I think the brain isn't adding broad spectrum noise to the output of the ears to improve s/n ratio, but instead, adds specific frequencies the brain has determined the ear is deficient in picking up, and that it guesses are there, even though the output of the ear doesn't reflect that, and I think it adds those frequencies at the level it guesses they're there at, too.

jessamyn, you once mentioned that you hear high-frequency sounds that most adults cannot, such as the whine of fly-back transformers, but that children and other asthmatics typically can hear.

That's a very interesting feature of asthma I'd never heard of before (though it is well established) and it caused me to reflect that children may not lose this ability as they grow up because of the aging process per se, but because it's edited out by the immune system as unnecessary during a period of consolidation, but not in asthmatics, because in them the immune system is somewhat hobbled since if it wasn't, they would be more likely to die during an asthma attack

Is the tinnitus you mention a high-pitched whine? High frequencies are more likely to damage the ears, and that might be reason enough for most of us to get rid of insufficiently useful high range sensitivity during the critical period, given the very noisy current environment in which we live, since that could help limit the possibilities of developing tinnitus later.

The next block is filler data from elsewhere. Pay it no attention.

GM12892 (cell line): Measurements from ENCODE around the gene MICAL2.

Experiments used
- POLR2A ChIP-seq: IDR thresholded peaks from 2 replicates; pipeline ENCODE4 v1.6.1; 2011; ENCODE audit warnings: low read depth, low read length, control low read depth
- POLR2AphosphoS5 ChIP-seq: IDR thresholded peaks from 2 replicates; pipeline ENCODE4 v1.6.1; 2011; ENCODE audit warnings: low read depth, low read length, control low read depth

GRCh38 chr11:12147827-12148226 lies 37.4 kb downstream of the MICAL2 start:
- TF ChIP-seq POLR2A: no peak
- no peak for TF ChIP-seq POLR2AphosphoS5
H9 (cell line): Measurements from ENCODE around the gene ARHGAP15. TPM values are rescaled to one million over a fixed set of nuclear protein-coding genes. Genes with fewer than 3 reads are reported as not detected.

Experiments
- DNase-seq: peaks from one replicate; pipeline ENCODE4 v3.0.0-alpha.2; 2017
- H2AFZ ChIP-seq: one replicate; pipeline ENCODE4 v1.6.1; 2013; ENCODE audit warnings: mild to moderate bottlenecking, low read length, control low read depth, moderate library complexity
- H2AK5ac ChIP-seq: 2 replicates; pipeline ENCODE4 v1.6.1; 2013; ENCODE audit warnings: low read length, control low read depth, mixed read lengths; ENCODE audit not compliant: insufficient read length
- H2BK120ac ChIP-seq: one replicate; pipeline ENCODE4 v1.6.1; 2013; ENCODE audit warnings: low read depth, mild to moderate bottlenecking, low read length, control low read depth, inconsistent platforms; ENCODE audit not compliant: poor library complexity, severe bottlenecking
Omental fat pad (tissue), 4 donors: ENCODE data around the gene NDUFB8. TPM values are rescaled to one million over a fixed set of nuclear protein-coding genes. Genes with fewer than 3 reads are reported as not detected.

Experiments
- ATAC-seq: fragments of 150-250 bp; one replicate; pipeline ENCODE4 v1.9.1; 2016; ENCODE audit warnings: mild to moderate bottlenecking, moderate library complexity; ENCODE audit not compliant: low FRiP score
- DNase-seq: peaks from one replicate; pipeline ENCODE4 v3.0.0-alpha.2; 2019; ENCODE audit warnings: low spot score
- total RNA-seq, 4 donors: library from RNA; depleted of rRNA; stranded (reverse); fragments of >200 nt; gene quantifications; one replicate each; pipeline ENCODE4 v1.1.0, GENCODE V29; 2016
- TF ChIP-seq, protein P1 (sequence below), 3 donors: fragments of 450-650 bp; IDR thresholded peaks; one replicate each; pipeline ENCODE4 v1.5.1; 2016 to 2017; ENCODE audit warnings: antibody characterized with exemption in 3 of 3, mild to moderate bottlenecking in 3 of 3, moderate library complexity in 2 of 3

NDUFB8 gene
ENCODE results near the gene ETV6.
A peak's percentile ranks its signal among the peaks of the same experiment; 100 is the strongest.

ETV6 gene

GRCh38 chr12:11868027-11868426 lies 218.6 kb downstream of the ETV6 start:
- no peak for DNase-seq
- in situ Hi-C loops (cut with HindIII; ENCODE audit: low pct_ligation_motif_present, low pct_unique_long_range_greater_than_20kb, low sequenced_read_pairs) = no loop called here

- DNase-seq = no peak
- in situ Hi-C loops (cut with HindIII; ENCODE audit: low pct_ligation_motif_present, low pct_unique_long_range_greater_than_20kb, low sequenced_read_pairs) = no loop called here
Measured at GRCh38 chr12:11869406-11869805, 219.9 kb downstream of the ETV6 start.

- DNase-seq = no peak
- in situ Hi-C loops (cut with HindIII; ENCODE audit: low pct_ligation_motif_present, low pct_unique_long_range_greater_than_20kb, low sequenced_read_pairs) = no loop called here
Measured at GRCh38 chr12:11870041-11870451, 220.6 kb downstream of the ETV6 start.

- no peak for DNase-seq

If in tinnitus the brain is adding guessed-at levels of sound perception at frequencies the ear is deficient in hearing, that would explain why white noise is often an efficient masker of tinnitus, because such noise is relatively smooth and even across the spectrum, as well as time-invariant, and once you turn the noise up to the level the brain is adding, the tinnitus would disappear, in the sense that a tinnitus sufferer and a normal person would essentially hear the same thing.

And I think that could suggests a possible sound therapy regimen to reprogram the brain: in an otherwise silent room, turn up the white noise to the minimal level at which the tinnitus is fully masked, then very gradually reduce the level of the white noise in hopes that the brain will reduce the noise it's adding in concert with the white noise in order to maintain perceptual constancy.
posted by jamjam at 3:24 PM on May 30, 2012 [2 favorites]

Well, I failed joining the military when I was younger due to high frequency hearing loss (couldn't hear the high tones over the tinnitus), so you might just be on to something there.
posted by Samizdata at 8:10 PM on June 2, 2012